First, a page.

WILMINGTON, Del. -- A Delaware bankruptcy judge on Monday approved Tribune Co.'s request for quick court action on the company's planned sale of the Chicago Cubs.
The family of billionaire Joe Ricketts, founder of TD Ameritrade, has agreed to buy a 95 percent stake in the team and its Wrigley Field home for $845 million, but the deal must be approved by the bankruptcy court, as well as Major League Baseball.
Judge Kevin Carey approved Tribune attorneys' proposals regarding notification to interested parties, including creditors of both the Tribune and the Cubs.
The process approved by the judge calls for any objections to be filed by Sept. 17, followed by a Sept. 24 court hearing on Tribune's motion for court approval of the deal. Carey also approved break-up fees ranging from $5 million to $20 million to be paid if it falls through.
The plan filed by Tribune attorneys calls for a separate bankruptcy filing by Chicago National League Ball Club, a Tribune affiliate that is not involved in the company's Chapter 11 case. That filing would come after Carey approves the sale as part of Tribune's bankruptcy reorganization and escrow financing documents are in place.
Tribune attorneys said the filing by CNLBC is needed to ensure that Tribune obtains the necessary court approval for its obligations, that the Cubs' assets are transferred free and clear of all liens and claims, and that contracts to which either Tribune or CNLBC is a party can be assumed and assigned to the new owner.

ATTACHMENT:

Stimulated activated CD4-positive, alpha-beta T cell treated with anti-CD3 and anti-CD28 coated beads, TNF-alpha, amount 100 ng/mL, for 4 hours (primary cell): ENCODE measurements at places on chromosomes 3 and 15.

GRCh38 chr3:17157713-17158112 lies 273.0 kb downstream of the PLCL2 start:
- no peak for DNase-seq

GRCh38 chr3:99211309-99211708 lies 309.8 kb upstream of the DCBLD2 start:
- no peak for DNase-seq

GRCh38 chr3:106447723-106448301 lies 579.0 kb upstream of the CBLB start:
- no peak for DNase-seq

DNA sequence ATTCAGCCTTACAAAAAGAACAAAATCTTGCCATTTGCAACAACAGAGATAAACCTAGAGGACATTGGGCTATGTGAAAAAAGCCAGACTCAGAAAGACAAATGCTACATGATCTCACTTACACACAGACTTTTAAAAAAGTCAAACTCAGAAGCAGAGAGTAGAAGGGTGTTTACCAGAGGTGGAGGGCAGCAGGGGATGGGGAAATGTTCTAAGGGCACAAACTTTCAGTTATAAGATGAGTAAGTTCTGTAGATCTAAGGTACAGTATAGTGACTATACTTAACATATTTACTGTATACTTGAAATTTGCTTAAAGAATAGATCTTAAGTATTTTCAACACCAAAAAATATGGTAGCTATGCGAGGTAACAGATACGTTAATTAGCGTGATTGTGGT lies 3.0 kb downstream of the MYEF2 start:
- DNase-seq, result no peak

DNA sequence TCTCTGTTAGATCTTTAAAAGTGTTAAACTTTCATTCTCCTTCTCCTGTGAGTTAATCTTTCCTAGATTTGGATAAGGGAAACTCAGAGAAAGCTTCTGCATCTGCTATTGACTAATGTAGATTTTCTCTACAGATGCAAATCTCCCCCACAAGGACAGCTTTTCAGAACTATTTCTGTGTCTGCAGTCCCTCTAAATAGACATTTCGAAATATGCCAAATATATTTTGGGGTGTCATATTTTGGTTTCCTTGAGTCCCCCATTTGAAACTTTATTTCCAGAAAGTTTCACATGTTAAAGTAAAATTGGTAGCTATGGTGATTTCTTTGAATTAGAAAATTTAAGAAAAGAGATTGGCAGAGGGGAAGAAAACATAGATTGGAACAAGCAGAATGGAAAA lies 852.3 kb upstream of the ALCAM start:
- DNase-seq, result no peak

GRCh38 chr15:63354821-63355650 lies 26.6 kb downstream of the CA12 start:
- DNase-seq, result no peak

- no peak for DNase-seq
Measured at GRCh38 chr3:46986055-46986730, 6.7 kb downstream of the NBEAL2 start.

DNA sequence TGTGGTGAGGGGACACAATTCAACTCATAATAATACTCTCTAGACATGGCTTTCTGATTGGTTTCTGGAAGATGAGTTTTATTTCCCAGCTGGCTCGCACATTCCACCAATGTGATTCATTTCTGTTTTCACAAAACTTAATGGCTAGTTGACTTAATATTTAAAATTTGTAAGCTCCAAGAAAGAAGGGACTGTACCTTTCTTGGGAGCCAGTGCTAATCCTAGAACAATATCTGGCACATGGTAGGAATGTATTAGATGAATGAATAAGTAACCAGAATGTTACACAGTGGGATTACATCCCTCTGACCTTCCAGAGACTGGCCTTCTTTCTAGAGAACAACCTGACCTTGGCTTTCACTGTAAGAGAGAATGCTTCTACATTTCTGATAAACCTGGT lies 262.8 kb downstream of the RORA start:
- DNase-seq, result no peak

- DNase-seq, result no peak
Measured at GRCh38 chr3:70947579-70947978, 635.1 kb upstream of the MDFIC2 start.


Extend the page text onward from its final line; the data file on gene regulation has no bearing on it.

"It's a very important transaction for the debtors and its creditors," Tribune attorney Bryan Krakauer told Carey.
Tribune attorneys anticipate that CNLBC's bankruptcy would last no more than two or three days, and suggest that any longer period would not be acceptable to the Ricketts family or lenders, and could have a detrimental effect on the Cubs, especially regarding player contract negotiations and sponsorship agreements.
"Potential sponsors will doubtless be reluctant to direct their advertising spending towards an entity in Chapter 11, regardless of the assurances that are provided about that process," Tribune attorneys wrote in a court filing.
Tribune attorneys assert in court papers that the sale to the Ricketts family is the result of a painstaking search for a buyer that began more than two years ago and represents "one of the most extensive marketing processes for a business presented to a bankruptcy court." As such, they argue, it should not be subject to a further search or a bankruptcy auction. Any auction process will likely result in expiration of deadlines and potentially oblige Tribune to pay a breakup fee, they warned.
Krakauer noted, for example, that if court approval of the deal is not obtained by Nov. 6, Tribune would owe $5 million to the Ricketts family.
While approving the proposed sale process, Carey expressed concern about Tribune's assertion that no auction for the Cubs is needed.
At the same time, Carey said he was not "looking askance" at the deal, but merely ensuring due process. Regarding an alternative offer for the Cubs being submitted, Carey said that scenario was unlikely, given the circumstances, but that "you never say never in this court."
While acknowledging the unusual circumstances surrounding the Cubs sale, David LeMay, an attorney for Tribune's committee of unsecured creditors, said the committee is satisfied with the process and the proposed sale.
"The timing of the transaction ... at least did leave us with the ability to know that every tire had been kicked, every stone had been turned over," he told the judge.